But the Mets seemed bound and determined to not let the Nationals kick them around again. They came back in the last of the 4th and attacked Giolito, as first Travis d'Arnaud hit a Home Run, and then two batters later, Jose Reyes delighted everyone by doing the same, launching one into the Coca Cola Porch Corner to make it a 1-run game. By this point Giolito, who I know is a really good prospect and in time will justify his hype, was really struggling. The Mets had already done a good job of making him work, pushing his pitch count to 60 after 3 innings. Curtis Granderson followed Reyes' Home Run with a double, moved to 3rd when Giolito balked, and then scored when Cespedes smoked a double of his own down into the corner, and just like that, we were tied once again, and Giolito's night was through.

But Washington came right back in the 5th, because they're annoying like that. After all the work the Mets had to do to tie the game twice, Washington kept getting people on base against Colon. Oliver Perez, who relieved Giolito, singled to lead off the inning, which was totally galling because Oliver Perez doing anything is galling. Perez moved up on a Revere single and a Jayson Werth ground out, and when Daniel Murphy hit into a Double Play—proving that he can, in fact, make an out against the Mets—he was stranded there. Except he wasn't, because after a Dusty Baker challenge, Murphy was ruled safe (and he was safe) at 1st and Perez scored. Colon, by this point, had already unraveled into fat and sweaty Colon and that overturned call basically sealed his fate for the evening. Harper singled, Wilson Ramos singled to score Murphy, who was basically skipping around the field like the spastic child he is, and that was it for Colon. Jerry Blevins followed and of course walked the one guy he was in there to get, but Hansel Robles managed to get Rendon to fly out, which was good because I was having this horrible feeling that the way the ball was flying, he was about to park one and incinerate the entire game.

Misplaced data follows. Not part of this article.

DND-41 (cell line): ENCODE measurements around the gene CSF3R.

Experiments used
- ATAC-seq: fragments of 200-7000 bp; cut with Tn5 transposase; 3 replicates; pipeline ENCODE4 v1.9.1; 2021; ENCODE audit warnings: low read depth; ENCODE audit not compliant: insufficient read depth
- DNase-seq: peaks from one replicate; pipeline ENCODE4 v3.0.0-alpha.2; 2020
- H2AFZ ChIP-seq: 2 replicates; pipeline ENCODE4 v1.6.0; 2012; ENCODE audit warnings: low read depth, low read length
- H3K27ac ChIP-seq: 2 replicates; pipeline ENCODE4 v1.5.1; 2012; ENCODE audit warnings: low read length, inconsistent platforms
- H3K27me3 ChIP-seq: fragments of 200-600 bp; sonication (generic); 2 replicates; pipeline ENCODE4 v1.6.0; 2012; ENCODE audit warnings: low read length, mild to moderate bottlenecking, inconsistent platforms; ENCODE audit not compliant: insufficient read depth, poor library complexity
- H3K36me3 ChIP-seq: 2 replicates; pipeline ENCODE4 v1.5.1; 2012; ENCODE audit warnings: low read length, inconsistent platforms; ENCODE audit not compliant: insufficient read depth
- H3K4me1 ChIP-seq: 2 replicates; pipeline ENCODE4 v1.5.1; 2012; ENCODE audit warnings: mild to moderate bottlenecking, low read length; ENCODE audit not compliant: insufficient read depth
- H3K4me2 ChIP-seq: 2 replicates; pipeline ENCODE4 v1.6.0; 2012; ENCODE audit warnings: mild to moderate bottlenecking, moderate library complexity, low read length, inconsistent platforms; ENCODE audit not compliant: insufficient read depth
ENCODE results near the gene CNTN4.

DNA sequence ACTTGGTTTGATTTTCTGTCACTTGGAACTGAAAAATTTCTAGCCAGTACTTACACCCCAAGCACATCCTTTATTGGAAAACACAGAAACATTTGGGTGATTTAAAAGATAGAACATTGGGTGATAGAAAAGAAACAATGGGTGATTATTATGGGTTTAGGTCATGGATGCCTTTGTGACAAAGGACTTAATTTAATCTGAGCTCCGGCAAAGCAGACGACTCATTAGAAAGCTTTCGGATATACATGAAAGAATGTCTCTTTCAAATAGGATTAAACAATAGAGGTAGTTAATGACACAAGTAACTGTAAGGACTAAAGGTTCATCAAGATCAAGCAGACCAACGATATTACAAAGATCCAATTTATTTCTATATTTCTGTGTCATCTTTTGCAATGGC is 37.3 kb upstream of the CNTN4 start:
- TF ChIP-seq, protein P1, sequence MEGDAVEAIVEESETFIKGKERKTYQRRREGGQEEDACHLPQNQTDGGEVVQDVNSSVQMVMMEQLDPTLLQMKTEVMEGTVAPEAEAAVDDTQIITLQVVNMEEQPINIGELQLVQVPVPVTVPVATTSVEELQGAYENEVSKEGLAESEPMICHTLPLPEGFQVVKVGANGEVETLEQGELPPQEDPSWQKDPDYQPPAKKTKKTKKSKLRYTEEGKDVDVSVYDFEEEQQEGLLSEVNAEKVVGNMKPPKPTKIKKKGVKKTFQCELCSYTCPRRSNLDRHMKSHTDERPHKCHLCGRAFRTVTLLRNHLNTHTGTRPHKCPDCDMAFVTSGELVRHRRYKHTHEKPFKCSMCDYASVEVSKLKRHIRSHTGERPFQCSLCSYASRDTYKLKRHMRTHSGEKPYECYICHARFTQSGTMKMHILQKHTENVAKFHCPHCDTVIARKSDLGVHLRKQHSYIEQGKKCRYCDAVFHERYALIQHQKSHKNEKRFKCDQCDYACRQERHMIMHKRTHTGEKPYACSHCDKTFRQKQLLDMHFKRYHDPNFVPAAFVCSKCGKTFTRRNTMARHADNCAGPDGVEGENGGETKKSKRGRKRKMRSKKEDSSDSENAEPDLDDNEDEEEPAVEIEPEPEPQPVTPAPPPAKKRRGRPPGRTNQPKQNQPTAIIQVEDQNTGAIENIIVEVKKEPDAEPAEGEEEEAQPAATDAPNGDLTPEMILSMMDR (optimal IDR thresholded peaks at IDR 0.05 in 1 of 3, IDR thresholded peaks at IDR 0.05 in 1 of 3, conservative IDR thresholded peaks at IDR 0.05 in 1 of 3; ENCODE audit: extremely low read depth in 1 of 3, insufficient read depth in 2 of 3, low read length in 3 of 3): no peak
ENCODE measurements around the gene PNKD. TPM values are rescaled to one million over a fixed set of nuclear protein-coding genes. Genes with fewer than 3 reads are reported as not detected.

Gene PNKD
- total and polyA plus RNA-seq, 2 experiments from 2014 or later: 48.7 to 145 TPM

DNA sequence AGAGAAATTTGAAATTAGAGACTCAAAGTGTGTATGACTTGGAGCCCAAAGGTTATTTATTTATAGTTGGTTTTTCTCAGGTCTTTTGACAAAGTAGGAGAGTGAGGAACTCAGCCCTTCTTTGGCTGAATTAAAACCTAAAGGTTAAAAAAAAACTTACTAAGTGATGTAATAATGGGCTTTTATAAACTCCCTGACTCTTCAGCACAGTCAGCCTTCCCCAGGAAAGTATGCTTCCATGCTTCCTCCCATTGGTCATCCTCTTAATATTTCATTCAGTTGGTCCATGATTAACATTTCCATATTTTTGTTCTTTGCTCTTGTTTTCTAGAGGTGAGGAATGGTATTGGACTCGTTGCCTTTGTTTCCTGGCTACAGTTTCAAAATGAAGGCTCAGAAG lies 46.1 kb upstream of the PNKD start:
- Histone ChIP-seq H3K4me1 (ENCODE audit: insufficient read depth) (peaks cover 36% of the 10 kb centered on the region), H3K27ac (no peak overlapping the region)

Instead, the Mets did the parking, which was nice. In the last of the 5th, the Mets finally made Oliver Perez look like the schmuck he is. Asdrubal Cabrera led off with a single and Brandon Nimmo followed with one of his own. d'Arnaud struck out, but that brought up Wilmer Flores. Flores hadn't started the game, but through the machinations of things ended up at 1st Base on a double switch, which was good, because Flores had been hitting everything in sight recently. I again had the feeling like something big was going to happen, and this time it did, because Flores went after the first pitch and clanged it off the 2nd deck in Left Field. And I mean this ball was smoked. I looked at Werth and he was doing one of those courtesy runs, where everyone knows the ball is gone but he's making a half-hearted attempt to go after it. So after all that, the Mets now led 7-6, fans were bouncing off the walls like it was the Playoffs, Flores got himself a curtain call, and Oliver Perez was once again Oliver Perez.